Through intermediaries from Oman, Washington’s top Middle East official Brett McGurk and the deputy special envoy for Iran, Abram Paley, spoke with Iranian counterparts.

It was the first contact between the two countries in the wake of Iran’s retaliatory missile and drone attack on Israel in April.

The US officials, who communicated with their Iranian counterparts in a separate room — with Omani officials passing on messages — requested that Tehran rein in its proxy forces across the region.

The US has had no diplomatic contact with Iran since 1979, and communicates with the country using intermediaries and back channels.

Since the outbreak of the Gaza war last October, Iran-backed militias — including Hezbollah in Lebanon, the Houthis in Yemen, and armed groups in Syria and Iraq — have ramped up attacks on Israeli and American targets.

But US officials have determined that neither Hezbollah nor Iran want an escalation and wider war.

After Israel struck Iran’s consulate in Damascus at the beginning of April, Tehran retaliated with hundreds of ballistic missiles and drones.

The attack — which was intercepted by air defense systems from Israel, the US and the UK, among others — was the first ever direct Iranian strike on Israel, which has for years targeted Iranian assets in Syria, whose government is a close ally of Tehran.

National Security Adviser Jake Sullivan said in a news conference this week that the “Iranian threat” to Israel and US interests “is clear.”

He added: “We are working with Israel and other partners to protect against these threats and to prevent escalation into an all-out regional war through a calibrated combination of diplomacy, deterrence, force posture adjustments and use of force when necessary to protect our people and to defend our interests and our allies.”


Death toll from Israeli strike on Nuseirat rises to 31: Gaza officials

Death toll from Israeli strike on Nuseirat rises to 31: Gaza officials
Updated 34 min 40 sec ago
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Death toll from Israeli strike on Nuseirat rises to 31: Gaza officials

Death toll from Israeli strike on Nuseirat rises to 31: Gaza officials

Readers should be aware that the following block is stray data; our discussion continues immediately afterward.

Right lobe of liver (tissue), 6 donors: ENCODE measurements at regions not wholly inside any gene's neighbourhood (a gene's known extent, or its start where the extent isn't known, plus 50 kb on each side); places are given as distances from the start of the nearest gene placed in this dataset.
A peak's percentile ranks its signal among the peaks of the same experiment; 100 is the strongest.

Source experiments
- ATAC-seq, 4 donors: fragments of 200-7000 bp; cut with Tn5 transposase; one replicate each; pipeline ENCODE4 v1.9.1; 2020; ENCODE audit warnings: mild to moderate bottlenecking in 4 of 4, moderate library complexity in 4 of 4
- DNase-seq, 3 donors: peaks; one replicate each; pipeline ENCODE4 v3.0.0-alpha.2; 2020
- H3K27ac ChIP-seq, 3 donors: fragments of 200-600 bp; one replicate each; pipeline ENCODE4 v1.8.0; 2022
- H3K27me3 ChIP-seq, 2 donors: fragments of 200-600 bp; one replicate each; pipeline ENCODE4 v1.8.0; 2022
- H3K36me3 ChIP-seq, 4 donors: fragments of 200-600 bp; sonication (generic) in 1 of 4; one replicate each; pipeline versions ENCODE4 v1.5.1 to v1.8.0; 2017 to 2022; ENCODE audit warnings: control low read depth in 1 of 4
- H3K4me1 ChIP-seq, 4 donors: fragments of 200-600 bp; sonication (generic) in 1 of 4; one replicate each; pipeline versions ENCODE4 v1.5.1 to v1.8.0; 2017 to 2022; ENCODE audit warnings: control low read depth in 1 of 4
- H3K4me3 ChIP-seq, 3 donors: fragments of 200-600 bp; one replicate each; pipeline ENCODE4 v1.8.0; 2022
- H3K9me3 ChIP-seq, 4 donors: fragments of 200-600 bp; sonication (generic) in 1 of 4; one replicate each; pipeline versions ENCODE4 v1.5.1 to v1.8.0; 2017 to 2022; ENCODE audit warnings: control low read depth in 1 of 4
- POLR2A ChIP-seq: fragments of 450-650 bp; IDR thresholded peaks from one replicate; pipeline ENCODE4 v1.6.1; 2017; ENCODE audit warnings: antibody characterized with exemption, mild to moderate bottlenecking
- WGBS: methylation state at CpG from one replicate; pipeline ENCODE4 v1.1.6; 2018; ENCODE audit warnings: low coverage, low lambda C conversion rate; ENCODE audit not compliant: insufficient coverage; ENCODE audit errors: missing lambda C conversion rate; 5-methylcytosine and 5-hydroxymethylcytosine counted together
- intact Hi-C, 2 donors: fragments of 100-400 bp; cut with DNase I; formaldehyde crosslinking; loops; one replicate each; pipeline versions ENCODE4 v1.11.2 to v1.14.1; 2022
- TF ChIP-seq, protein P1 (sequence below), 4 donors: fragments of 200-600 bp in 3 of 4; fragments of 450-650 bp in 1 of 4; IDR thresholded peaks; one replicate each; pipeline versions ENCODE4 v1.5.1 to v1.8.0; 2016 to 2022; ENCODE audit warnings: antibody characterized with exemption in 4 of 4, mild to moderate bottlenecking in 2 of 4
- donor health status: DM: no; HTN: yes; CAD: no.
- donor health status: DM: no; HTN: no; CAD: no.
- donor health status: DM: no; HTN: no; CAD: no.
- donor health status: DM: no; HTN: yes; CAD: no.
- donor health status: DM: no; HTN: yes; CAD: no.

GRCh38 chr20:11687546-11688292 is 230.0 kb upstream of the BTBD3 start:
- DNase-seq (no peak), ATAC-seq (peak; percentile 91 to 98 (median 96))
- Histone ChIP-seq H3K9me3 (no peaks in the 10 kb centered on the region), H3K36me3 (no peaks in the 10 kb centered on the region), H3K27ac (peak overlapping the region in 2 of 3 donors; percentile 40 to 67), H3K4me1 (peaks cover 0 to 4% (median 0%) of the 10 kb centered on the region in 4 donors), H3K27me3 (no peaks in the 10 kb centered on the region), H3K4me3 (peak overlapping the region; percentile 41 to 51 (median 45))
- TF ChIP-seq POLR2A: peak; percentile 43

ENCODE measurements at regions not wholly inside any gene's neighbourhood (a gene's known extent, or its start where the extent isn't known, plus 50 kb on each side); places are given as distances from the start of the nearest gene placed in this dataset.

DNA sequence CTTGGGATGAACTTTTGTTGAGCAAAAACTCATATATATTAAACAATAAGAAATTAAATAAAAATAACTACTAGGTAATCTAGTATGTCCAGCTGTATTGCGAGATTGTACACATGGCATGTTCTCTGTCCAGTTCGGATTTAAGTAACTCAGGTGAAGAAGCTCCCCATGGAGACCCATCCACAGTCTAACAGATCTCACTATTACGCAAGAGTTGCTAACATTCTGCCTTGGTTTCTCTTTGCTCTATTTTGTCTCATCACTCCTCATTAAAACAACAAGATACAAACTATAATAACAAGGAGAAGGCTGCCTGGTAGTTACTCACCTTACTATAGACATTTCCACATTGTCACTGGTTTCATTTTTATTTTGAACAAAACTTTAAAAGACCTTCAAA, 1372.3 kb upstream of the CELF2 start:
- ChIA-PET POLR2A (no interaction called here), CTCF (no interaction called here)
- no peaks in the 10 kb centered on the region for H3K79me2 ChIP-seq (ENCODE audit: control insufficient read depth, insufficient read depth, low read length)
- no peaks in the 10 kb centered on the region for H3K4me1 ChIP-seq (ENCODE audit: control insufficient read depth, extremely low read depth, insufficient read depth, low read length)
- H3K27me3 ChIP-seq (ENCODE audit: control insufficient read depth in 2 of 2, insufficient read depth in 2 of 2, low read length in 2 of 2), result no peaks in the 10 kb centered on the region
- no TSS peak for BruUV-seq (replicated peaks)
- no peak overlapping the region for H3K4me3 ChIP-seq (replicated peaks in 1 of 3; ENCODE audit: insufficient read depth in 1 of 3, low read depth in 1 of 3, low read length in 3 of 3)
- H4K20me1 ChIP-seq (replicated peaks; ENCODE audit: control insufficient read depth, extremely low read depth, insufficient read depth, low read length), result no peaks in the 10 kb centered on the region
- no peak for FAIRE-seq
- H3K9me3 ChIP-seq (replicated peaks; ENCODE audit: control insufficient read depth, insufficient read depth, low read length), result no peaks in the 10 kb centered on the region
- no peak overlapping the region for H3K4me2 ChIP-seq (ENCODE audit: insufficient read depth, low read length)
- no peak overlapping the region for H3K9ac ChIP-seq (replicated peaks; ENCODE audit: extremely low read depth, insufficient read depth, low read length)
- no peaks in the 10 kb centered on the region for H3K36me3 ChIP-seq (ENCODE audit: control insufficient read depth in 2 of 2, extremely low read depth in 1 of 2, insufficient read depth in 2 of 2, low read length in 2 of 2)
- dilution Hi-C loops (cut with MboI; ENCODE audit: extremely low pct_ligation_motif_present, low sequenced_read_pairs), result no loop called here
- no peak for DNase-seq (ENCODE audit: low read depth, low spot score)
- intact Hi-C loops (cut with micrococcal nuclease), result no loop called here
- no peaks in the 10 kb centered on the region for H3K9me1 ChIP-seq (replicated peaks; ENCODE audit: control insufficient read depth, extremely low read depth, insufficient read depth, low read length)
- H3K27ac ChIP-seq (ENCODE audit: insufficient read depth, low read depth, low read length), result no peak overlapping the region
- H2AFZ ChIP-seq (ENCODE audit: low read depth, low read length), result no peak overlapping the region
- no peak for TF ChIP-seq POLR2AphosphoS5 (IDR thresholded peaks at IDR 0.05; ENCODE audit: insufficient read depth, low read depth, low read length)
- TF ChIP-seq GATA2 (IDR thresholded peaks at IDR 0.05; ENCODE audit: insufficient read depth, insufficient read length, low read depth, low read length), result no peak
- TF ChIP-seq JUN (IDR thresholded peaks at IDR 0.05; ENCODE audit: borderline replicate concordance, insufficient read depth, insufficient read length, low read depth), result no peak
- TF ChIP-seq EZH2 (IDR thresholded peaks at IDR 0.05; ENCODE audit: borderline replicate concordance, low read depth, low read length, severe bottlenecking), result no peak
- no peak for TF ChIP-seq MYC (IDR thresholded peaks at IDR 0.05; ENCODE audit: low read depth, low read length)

• Rescue workers continuing to search for missing people under the rubble
  • Heavy Israeli bombardments have been reported in the central Nuseirat camp

GAZA STRIP, Palestinian Territories: Gaza’s civil defense agency said Sunday that an Israeli air strike targeting a house at a refugee camp in the center of the Palestinian territory killed at least 31 people, updating an earlier toll.

“The civil defense crew were able to recover 31 martyrs and 20 wounded from a house belonging to the Hassan family, which was targeted by the Israeli occupation forces in the Nuseirat camp,” Gaza civil defense agency spokesman Mahmud Bassal told journalists.

He said rescue workers were continuing to search for missing people under the rubble.

Earlier on Sunday the Al-Aqsa Martyrs Hospital had said it had received the bodies of 20 people killed in the strike which witnesses said occurred around 3:00 am local time.

The Israeli army when contacted by AFP asked for specific coordinates of the strike.

Palestinian official news agency Wafa reported that the wounded included several children.

Fierce battles and heavy Israeli bombardments have been reported in the central Nuseirat camp since the military launched a ground operation on the southern city of Rafah in early May.

Palestinian militants and Israeli troops have also clashed in north Gaza’s Jabalia camp for days now.

Witnesses said several other houses were targeted in air strikes during the night across Gaza, and that strikes and artillery shelling also hit parts of Rafah during the night.

The Israeli military said two more soldiers were killed in Gaza the previous day.

The military said 282 soldiers have been killed so far in the Gaza military campaign since the start of the ground offensive on October 27.


Houthi missile strikes China-bound oil tanker in Red Sea

Houthi missile strikes China-bound oil tanker in Red Sea
Updated 19 May 2024
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Houthi missile strikes China-bound oil tanker in Red Sea

Houthi missile strikes China-bound oil tanker in Red Sea
  • The vessel and crew are safe and continuing to its next port of call: UKMTO
  • The incident occurred 76 nautical miles (140 kilometers) off Yemen’s Hodeidah

AL-MUKALLA: Yemen’s Houthi militia launched an anti-ship ballistic missile into the Red Sea on Saturday morning, striking an oil tanker traveling from Russia to China, according to US Central Command, the latest in a series of Houthi maritime strikes. 

CENTCOM said that at 1 a.m. on Saturday, a Houthi anti-ship ballistic missile struck a Panamanian-flagged, Greek-owned and operated oil tanker named M/T Wind, which had just visited Russia and was on its way to China, causing “flooding which resulted in the loss of propulsion and steering.”

Slamming the Houthis for attacking ships, the US military said: “The crew of M/T Wind was able to restore propulsion and steering, and no casualties were reported. M/T Wind resumed its course under its power. This continued malign and reckless behavior by the Iranian-backed Houthis threatens regional stability and endangers the lives of mariners across the Red Sea and Gulf of Aden.”

Earlier on Saturday, two UK naval agencies said that a ship sailing in the Red Sea suffered minor damage after being hit by an item thought to be a missile launched by Yemen’s Houthi militia from an area under their control.

The UK Maritime Trade Operations, which monitors ship attacks, said on Saturday morning that it received an alarm from a ship master about an “unknown object” striking the ship’s port quarter, 98 miles south of Hodeidah, inflicting minor damage.